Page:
Full marks to the Competition and Markets Authority for a great new initiative to help businesses understand the Consumer Rights Act 2015. They found through a survey that fewer than half of businesses understood their obligations, so now they’ve produced some clear guides about the key issues, including videos which you can view on YouTube.
It’s great to see the Design of Understanding conference is back. Organised by Max Gadney of the design agency After the Flood, these days were hugely inspiring when he ran them at the St Bride Institute in London each January. This one is on health design, on 29 November 2016 at the Google Campus in London. And it’s free of charge. You can book on Eventbrite.
Last year the Driver and Vehicle Licensing Agency (DVLA) scrapped the paper tax discs we used to display in our car windscreens. Now these have been scrapped, on the grounds that enforcers can look up online to see if a car is taxed.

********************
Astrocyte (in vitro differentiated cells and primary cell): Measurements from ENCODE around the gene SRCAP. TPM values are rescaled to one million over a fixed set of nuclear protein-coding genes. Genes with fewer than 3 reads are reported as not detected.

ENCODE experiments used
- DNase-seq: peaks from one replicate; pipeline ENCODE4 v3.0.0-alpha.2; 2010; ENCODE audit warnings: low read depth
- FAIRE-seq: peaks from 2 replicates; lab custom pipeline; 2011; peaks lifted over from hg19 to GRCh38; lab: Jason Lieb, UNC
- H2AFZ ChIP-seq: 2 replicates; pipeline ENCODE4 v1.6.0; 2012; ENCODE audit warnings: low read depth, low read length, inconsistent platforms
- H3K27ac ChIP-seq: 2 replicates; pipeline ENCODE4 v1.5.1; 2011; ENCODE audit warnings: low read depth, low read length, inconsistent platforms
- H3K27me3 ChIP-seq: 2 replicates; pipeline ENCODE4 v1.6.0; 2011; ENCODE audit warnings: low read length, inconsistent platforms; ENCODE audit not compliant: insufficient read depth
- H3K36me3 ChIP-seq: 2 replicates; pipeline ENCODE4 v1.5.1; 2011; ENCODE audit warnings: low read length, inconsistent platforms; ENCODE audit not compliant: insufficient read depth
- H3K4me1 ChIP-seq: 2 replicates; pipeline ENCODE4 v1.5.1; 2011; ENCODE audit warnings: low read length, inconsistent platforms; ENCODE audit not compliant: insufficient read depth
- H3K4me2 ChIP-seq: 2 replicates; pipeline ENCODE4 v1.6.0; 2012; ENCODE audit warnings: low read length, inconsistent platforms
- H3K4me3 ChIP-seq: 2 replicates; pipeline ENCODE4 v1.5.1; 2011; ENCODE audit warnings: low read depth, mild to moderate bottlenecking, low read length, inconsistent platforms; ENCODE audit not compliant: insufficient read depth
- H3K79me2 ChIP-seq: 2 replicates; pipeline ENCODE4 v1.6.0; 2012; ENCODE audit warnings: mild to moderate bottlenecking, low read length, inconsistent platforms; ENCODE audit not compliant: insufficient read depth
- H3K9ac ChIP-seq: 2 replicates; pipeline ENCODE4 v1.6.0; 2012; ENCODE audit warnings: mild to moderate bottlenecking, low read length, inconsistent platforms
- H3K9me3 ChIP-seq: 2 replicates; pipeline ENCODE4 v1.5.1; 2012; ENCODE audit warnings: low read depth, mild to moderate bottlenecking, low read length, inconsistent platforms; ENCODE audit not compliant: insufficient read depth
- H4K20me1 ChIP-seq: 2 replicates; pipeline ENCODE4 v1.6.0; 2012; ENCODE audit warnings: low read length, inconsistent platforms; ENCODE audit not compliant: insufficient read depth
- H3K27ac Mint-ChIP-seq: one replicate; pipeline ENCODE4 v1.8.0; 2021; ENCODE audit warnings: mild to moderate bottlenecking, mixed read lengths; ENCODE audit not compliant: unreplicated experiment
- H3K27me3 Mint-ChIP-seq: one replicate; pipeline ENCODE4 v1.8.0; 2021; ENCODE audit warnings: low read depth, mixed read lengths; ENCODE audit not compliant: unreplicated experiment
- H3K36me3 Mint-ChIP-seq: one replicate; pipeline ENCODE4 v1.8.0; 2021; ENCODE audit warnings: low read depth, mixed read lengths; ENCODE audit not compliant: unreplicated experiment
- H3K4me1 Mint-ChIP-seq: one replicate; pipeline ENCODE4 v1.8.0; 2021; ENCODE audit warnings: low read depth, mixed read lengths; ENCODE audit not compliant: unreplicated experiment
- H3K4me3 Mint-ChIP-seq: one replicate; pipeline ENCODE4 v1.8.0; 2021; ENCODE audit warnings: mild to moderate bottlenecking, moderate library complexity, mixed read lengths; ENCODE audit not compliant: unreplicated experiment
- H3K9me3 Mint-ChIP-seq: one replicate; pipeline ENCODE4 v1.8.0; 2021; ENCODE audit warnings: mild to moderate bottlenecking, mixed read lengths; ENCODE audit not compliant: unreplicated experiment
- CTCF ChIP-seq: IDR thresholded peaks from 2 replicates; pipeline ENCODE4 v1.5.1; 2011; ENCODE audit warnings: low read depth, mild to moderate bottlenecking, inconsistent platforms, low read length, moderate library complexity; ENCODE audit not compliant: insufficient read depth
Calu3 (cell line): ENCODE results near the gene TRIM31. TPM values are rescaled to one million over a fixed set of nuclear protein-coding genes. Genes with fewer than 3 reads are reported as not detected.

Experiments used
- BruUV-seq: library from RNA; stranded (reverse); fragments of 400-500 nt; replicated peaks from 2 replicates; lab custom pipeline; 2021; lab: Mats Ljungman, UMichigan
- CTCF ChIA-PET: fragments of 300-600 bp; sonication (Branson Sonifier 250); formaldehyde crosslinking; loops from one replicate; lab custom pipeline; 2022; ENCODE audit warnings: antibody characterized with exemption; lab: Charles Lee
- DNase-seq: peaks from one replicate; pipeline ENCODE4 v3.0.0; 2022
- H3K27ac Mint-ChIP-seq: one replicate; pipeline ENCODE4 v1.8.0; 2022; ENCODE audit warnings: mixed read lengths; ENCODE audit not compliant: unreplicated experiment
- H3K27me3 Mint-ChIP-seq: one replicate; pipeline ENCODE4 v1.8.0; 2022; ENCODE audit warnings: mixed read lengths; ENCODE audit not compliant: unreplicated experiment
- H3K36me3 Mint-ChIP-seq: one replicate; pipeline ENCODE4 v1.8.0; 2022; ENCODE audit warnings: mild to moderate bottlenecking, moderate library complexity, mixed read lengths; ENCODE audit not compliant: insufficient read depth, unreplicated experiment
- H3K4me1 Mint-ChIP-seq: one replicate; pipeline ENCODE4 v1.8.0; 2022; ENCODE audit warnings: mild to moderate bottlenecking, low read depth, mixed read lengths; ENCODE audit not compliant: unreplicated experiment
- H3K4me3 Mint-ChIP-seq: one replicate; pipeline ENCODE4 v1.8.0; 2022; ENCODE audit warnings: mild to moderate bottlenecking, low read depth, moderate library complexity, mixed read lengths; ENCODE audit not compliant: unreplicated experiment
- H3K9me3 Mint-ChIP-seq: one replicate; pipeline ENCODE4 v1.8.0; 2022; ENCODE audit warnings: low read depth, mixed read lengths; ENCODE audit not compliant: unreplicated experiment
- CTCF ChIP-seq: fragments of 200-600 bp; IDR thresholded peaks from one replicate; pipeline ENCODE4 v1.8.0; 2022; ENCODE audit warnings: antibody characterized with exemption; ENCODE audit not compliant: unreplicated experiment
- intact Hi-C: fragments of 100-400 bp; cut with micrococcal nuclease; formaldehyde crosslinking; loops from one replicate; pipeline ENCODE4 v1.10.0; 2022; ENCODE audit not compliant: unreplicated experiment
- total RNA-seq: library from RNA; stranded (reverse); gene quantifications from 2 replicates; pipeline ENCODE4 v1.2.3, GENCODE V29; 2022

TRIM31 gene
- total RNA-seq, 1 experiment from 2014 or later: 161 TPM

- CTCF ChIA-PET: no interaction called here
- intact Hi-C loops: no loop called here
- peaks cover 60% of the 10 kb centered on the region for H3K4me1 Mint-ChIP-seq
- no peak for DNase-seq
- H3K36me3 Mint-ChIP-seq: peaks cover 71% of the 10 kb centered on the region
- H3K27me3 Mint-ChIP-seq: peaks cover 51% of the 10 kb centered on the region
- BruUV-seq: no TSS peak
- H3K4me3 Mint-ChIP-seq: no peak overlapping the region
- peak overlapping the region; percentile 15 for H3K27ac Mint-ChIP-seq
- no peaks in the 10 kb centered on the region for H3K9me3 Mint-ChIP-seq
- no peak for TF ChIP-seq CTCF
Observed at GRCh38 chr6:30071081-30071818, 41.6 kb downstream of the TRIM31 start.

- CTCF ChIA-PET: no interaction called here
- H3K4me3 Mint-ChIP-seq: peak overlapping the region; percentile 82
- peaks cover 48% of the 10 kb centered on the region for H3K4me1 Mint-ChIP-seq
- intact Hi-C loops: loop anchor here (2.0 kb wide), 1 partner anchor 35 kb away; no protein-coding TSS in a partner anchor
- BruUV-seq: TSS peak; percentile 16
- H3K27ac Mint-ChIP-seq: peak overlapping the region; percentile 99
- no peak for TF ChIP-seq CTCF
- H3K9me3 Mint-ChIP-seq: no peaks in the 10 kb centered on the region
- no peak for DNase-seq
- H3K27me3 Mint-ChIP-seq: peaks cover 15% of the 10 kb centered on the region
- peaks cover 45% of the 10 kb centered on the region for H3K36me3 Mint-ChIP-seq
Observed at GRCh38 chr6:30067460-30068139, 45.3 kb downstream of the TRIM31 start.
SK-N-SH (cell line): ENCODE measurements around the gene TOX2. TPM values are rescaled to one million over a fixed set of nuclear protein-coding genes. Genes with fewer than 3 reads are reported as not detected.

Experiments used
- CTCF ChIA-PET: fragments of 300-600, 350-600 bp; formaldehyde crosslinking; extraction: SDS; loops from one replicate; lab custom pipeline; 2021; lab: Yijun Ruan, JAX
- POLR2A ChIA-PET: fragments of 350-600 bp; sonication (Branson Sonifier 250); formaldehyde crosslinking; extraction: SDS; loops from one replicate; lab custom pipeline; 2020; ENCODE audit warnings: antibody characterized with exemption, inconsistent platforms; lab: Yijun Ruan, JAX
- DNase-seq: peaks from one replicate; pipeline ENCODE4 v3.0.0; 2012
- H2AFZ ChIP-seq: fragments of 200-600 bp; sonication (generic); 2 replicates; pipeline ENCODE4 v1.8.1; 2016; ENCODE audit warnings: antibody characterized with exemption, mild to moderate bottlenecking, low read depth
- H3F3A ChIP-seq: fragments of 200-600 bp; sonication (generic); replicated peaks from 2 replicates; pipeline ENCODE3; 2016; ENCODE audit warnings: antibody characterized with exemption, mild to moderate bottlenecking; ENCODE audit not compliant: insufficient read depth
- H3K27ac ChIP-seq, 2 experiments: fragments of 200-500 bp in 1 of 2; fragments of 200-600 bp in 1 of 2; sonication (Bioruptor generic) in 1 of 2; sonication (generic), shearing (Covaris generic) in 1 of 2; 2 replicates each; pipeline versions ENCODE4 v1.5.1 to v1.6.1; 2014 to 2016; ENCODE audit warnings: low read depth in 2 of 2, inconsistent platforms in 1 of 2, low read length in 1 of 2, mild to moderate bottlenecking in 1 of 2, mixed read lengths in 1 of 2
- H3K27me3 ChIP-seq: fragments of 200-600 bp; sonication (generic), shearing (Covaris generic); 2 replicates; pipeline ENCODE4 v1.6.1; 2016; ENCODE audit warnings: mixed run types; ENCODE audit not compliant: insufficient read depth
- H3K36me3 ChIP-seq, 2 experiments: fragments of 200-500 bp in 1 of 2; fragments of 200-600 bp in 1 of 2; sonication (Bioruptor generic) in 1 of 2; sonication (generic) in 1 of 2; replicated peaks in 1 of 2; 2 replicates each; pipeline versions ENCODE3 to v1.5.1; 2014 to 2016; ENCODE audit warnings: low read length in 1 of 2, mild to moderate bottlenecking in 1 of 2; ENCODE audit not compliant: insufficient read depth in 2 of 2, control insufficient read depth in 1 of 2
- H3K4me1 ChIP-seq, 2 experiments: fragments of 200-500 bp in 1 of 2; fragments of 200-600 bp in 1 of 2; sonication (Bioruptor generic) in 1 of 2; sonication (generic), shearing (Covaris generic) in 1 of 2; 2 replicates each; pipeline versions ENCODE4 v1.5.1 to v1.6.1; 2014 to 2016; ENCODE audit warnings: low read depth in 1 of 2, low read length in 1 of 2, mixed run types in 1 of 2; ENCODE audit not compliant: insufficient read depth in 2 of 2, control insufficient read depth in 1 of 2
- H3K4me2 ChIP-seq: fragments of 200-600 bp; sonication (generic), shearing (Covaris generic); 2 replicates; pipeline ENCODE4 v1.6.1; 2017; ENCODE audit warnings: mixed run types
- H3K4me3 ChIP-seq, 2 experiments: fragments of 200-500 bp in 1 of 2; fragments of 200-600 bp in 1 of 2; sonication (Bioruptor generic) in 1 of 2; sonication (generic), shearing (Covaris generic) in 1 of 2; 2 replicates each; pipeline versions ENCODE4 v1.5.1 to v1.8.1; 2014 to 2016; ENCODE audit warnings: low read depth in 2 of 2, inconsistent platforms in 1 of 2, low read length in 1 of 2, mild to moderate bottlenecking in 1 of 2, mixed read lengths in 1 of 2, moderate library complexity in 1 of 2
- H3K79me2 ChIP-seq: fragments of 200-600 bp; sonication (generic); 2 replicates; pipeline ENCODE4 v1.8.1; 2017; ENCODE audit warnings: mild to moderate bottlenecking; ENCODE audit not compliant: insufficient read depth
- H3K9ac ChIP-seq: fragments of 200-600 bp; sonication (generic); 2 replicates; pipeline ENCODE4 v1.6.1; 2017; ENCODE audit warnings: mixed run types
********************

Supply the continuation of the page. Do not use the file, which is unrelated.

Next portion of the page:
But according to the Financial Times (see picture) the lack of a physical presence is having a serious impact on compliance. Some of this may be because people think it’s easier to dodge the tax. But I’d be surprised if it wasn’t also because the lack of a physical reminder makes it easier to forget to renew. Although the DVLA sends out reminders when the payment is due, in past years I have found this to be unreliable. When I read the story I went online to check if my car was taxed. It would have been easier had I been able to just step outside and take a look.
The permanent physical presence of paper – glancable, archivable, markable – is easily forgotten in the rush to a digital future. If ‘glancable’ is not a real word, then it should be – it’s why we put sticky notes on the fridge or write to-do lists. These things give abstract ideas, like our future tasks and commitments, a concrete presence in the room with us.